Business Lessons for Higher Education Marketing

Business Lessons for Higher Education Marketing

Ruth Gannon Cook (DePaul University School for New Learning, USA) and Kathryn Ley (University of Houston Clear-Lake, USA)
DOI: 10.4018/978-1-4666-4014-6.ch003
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Today, recent business marketing approaches that depend upon market analysis and planning have stimulated the growth of marketing firms that offer sophisticated quantitative market analyses in order to identify an organization’s potential and current customers and their needs. This analysis contrasts educational service provider to enrollment outcomes at two nonprofit higher education institutions. The authors’ data indicates securing educational marketing services may be a costly approach in order to attract and keep customers or students.
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A Review Of The Literature

New marketing approaches have emerged over the fifty years since the 1950s, the golden days of marketing. As new forms of media have emerged, new marketing approaches have emerged to influence the service and product buyer (Hartman, 2010; Kabadayi, Eyuboglu, & Thomas, 2007; Shaik, 2005; Shaw & Tamilia, 2001). Drucker (2007), an expert in business and marketing theories, proposed marketing was necessarily an interdisciplinary effort. His research transcended boundaries and prompted a shift in marketing because “an interdisciplinary approach (also) leads to a more effective focus on customers and other stakeholders, better leveraging of resources and greater positive synergy” (Drucker, 2007, p. 31). Research on marketing higher education services has often been relegated to reaching potential students, and university branding (Haworth & Conrad, 1997; Jones, 2003). A few more recent studies have investigated new program rollouts and student retention (Hergert, 2003; Ley & Gannon-Cook, 2009; Johnstone, Ewell, & Paulson, 2002). An interdisciplinary literature review revealed several higher education marketing studies and for-profit consumer product marketing studies (Campagnuolo, 2008; Eagle & Goodstein, 2008; Kautz & Rayburn, 2006). In addition, the recent growth in online programs and the attendant rise of marketing service providers who serve higher education institutions has also been described in recent studies. (The Review of Literature of this study includes research reports published since 2005 investigating consumer product and higher education marketing efforts).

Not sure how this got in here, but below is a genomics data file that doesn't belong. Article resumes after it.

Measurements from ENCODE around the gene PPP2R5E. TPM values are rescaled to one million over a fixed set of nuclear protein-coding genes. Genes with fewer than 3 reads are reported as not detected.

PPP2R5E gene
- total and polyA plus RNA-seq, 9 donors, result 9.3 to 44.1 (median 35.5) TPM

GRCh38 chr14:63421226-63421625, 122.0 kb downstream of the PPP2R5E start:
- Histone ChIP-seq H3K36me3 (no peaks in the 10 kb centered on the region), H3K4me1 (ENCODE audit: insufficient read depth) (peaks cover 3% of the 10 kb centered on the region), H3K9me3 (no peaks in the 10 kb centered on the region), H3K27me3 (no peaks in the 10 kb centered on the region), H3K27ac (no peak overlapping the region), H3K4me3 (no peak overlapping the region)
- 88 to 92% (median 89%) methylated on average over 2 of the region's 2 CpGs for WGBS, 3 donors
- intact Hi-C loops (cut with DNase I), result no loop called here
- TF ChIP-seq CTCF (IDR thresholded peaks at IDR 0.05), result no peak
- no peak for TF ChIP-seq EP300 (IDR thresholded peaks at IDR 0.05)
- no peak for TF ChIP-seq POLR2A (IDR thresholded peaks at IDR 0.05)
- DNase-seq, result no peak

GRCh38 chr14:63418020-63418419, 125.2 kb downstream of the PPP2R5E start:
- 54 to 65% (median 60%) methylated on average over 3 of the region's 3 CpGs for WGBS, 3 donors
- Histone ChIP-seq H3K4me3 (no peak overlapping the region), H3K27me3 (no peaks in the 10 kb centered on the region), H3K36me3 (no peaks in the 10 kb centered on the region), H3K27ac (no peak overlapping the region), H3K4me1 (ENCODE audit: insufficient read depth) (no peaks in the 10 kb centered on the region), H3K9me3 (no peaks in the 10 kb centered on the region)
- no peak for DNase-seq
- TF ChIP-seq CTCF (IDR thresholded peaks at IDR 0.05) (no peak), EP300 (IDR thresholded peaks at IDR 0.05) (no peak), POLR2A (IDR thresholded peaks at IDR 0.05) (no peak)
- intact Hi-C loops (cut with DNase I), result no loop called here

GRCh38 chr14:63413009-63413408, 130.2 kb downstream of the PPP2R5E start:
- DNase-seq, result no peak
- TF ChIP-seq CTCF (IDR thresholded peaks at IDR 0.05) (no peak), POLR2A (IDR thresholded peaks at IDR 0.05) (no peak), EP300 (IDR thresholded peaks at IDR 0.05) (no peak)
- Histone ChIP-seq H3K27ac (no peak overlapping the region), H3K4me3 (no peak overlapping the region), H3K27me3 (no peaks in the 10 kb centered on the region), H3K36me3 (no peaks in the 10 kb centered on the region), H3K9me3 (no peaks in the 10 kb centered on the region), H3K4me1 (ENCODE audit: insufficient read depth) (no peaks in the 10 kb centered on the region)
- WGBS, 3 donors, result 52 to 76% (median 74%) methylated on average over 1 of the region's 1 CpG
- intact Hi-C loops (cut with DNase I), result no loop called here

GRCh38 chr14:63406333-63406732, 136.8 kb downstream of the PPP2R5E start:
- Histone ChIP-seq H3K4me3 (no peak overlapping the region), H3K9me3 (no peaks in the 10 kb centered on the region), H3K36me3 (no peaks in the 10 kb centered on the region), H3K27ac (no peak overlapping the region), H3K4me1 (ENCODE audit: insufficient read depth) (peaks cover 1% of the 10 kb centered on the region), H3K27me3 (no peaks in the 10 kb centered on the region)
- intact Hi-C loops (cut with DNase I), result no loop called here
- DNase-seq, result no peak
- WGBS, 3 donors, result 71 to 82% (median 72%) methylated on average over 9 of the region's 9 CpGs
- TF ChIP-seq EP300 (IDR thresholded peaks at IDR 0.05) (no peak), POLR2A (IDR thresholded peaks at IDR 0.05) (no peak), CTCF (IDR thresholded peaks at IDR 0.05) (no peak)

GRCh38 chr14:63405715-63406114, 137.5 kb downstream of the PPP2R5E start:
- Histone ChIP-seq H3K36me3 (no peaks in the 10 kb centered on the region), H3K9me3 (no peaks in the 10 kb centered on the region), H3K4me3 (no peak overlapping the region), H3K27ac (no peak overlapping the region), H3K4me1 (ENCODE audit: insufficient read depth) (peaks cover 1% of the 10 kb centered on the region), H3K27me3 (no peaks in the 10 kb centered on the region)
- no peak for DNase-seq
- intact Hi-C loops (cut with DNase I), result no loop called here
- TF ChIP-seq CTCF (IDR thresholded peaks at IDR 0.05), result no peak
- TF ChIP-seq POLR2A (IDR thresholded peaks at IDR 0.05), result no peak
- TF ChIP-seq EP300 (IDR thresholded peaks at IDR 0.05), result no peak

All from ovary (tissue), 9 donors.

Since there seemed to be marketing studies from other disciplines that had been applied to higher education and had produced successful results that seemed to be transferrable across interdisciplinary borders (Campagnuolo, 2008; Eagle & Goodstein, 2008; Kautz & Rayburn, 2006), the researchers also incorporated a number of marketing studies from business applications into this study.

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